It goes without saying that Jason Plato would dearly love to be in teammate Ash Sutton’s position right now, leading the BTCC title race with two meetings to go.
But, as one of the key players in bringing Subaru to British touring car racing, the two-time champion takes a deep satisfaction in seeing a plan come to fruition.
With his own title ambitions wrecked by the handling repercussions of that crash in the season’s second race at Brands Hatch, Plato didn’t climb the podium until the season’s 15th outing at Croft.
He has had to watch Sutton make hay from the garage next door, his teammate’s stealthy progress through the field culminating in a 12-point championship lead after Rockingham last weekend.
“I’m a selfish racing driver! Show me a racing driver who doesn’t say it’s about me! I wish it was me, but it’s the next best thing, it’s a teammate, which is great,” he said.
“Obviously I’m disappointed I’m not the one who’s spraying lots of champagne and kissing pretty girls. But as one of the instigators of the project, I get enormous satisfaction out of it materialising and coming to fruition.
“It validates what our original theories were about the Levorg. We knew it could be a winning product if we could get the thing working properly.”
Rockingham proved another stellar weekend for Adrian Flux Subaru Racing and Team BMR, with James Cole converting pole position into his first BTCC win, Sutton taking second, first and fifth – finishing ahead of title rival Colin Turkington in each race – and Plato improving race to race from 10th, to fourth and third in the finale.
“It was a fantastic weekend for the team,” he said. “James did a brilliant job and drove exceptionally well. To convert a first pole into a first race win is no easy task.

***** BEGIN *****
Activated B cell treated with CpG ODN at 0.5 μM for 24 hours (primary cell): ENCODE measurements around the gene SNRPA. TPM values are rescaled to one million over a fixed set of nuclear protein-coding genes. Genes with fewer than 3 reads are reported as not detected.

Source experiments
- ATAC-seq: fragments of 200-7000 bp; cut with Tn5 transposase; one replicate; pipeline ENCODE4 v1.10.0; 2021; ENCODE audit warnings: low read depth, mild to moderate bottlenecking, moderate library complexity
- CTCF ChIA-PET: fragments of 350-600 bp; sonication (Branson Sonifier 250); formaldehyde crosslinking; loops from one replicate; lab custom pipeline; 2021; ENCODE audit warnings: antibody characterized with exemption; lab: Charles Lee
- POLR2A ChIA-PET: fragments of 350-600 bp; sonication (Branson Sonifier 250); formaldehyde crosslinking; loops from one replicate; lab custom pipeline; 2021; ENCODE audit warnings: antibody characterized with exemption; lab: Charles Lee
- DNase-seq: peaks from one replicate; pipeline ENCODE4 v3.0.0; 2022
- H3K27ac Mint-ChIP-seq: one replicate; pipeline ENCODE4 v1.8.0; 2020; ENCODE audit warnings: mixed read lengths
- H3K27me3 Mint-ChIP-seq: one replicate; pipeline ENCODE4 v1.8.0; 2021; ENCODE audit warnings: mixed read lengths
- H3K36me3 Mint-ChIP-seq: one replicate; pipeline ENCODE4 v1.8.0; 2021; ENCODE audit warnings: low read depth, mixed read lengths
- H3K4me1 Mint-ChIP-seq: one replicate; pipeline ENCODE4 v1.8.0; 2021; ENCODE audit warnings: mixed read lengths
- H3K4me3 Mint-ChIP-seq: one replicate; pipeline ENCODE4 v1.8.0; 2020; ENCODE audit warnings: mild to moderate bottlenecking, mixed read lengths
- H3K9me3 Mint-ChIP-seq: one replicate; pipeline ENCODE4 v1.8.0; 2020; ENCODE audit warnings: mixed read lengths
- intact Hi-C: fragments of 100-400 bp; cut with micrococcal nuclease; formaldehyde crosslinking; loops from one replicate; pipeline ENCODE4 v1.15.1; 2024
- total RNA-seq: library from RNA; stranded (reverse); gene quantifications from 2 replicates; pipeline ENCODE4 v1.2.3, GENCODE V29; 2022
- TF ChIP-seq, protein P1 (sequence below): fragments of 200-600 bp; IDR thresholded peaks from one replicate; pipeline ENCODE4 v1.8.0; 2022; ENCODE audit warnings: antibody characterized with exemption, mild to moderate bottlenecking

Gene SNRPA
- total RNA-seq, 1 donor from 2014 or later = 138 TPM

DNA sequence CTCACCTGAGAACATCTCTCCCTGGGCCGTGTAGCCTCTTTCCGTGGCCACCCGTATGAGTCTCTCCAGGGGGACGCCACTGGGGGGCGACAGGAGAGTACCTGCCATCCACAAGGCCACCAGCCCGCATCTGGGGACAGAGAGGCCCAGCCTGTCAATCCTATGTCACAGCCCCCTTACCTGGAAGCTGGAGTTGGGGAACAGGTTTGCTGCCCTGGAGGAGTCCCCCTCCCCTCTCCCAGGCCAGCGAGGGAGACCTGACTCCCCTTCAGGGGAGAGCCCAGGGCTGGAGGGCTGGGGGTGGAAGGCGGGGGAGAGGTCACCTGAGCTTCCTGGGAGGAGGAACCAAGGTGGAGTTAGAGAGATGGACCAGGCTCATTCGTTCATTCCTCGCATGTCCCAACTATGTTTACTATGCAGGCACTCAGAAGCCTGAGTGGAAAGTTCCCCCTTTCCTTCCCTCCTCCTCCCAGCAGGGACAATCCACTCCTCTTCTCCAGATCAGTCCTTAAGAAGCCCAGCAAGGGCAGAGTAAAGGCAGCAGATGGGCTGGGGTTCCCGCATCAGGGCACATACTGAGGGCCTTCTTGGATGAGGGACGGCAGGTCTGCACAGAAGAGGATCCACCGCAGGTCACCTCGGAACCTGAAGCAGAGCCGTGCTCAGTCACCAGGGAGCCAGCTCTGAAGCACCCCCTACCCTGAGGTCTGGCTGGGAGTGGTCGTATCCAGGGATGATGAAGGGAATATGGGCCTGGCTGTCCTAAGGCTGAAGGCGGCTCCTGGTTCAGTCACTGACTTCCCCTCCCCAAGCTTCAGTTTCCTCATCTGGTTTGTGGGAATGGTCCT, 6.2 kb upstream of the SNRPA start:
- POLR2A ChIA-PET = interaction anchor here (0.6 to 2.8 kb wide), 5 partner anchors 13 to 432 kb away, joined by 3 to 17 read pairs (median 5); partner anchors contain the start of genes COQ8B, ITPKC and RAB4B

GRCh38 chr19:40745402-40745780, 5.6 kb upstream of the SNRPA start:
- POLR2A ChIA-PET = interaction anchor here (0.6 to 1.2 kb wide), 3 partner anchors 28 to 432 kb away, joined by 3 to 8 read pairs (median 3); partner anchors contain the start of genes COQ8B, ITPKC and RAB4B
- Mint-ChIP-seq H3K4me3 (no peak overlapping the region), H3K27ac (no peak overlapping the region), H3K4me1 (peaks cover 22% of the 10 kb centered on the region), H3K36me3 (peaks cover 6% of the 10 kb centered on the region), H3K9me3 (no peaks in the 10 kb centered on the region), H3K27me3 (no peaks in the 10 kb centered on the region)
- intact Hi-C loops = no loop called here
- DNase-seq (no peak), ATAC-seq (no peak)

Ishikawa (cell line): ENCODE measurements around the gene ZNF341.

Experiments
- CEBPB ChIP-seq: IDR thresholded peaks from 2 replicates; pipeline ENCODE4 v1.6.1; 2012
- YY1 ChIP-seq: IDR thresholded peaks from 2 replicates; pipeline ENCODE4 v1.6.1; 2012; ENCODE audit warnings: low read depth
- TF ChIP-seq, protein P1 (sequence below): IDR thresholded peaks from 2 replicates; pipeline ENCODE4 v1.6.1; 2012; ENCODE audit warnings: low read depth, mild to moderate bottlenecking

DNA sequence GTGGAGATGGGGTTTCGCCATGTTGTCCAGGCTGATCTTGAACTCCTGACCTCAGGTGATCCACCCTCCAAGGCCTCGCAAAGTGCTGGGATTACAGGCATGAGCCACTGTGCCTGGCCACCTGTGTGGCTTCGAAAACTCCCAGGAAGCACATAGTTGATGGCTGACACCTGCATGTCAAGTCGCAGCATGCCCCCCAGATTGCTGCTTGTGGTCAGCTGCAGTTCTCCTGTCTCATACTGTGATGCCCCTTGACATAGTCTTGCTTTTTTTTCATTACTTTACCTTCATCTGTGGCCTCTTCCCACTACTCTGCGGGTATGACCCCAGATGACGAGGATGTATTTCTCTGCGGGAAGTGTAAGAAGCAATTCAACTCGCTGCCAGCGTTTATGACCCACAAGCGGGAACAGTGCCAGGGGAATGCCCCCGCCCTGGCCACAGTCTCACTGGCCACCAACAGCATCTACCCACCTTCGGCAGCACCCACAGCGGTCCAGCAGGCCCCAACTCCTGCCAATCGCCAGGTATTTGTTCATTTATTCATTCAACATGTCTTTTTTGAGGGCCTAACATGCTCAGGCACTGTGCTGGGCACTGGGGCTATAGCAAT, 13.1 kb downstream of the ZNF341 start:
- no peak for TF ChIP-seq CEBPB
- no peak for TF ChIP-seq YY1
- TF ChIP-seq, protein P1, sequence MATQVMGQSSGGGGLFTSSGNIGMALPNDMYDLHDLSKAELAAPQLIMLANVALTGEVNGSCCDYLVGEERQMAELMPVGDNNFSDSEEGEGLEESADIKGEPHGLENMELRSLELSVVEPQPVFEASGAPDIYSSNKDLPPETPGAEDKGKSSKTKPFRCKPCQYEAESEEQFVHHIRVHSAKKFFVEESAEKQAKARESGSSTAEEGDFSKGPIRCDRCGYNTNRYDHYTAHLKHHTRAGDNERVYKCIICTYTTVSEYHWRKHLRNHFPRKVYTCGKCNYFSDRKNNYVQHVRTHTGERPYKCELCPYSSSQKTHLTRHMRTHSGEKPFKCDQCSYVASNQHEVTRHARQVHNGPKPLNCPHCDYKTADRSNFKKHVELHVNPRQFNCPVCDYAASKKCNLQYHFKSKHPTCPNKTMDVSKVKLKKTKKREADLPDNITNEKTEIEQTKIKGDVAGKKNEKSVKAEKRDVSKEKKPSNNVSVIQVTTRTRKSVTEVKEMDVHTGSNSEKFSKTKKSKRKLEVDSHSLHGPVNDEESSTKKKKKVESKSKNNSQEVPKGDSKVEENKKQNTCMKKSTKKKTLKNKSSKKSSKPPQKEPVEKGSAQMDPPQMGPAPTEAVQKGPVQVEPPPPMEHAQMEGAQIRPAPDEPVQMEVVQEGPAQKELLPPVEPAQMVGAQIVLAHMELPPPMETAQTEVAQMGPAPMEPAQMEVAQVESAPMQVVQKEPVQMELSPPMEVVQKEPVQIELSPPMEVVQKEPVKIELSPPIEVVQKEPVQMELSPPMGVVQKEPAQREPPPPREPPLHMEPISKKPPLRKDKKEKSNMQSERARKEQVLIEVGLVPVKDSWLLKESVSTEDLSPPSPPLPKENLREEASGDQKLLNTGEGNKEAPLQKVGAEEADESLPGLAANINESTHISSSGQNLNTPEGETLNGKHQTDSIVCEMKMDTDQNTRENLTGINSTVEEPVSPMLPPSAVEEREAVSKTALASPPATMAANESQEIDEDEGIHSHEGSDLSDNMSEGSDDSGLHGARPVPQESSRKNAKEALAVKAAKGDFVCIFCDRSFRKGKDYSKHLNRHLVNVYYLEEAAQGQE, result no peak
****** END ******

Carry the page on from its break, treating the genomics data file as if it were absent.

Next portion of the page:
“It’s great that the team’s up there in every race. We are in front of the cameras every single time the cars are out and that’s what our job is.
“We are going to do everything we can to get Ash across the line. We are all there to try and make it happen.”
As for Plato’s own weekend at Rockingham, he was not the only one caught out by changes to the track temperature for qualifying.
“I lost the feel from free practice one and two to qualifying,” he said. “I approached FP2 thinking I fancy myself for pole here. But in qualifying I could not brake very well, the circuit had changed, and the car was doing weird stuff.
“I was not the only one, Collard had that and quite a few others too. It knocked a few tenths off what my performance should or could have been.”
Starting 10th in race one, early skirmishes saw Plato knocked back through the pack.
“I got off the line really well but then got boxed out and shuffled back – the balls didn’t fall in my favour,” he added.
“Once I got in to clean air I was about a second a lap quicker, but we don’t have the straight line speed at the moment thanks to a boost reduction so it’s tough to surge from the back like the BMWs can.
“Where you qualify makes a huge difference. If you start on the front you’re guaranteed a good result because once in front our pace comes from the corner speed and we can hold people off.”
“I kept on losing six or seven car lengths every straight, and you can’t overtake through the corners if you’re that far back,” he said.
“Overall, the weekend could have been a lot better for me and should have been. I could have had two wins if the balls had fallen my way.”
Now it’s on to Silverstone on September 16 and 17, where Plato fears the Subaru’s lack of straight-line speed will prove a major handicap to his own ambitions to reach BTCC win number 100 this season, as well as Sutton’s hopes of pulling further clear of Turkington.
“I want to win more races,” he said. “It is not beyond the realms of possibility for me to win two at Brands Hatch, where I’ve got a good record, but that means I’d have to win a race at Silverstone, which may be virtually impossible.
“There are some tricks to Silverstone but the most important trick is to have some horsepower.”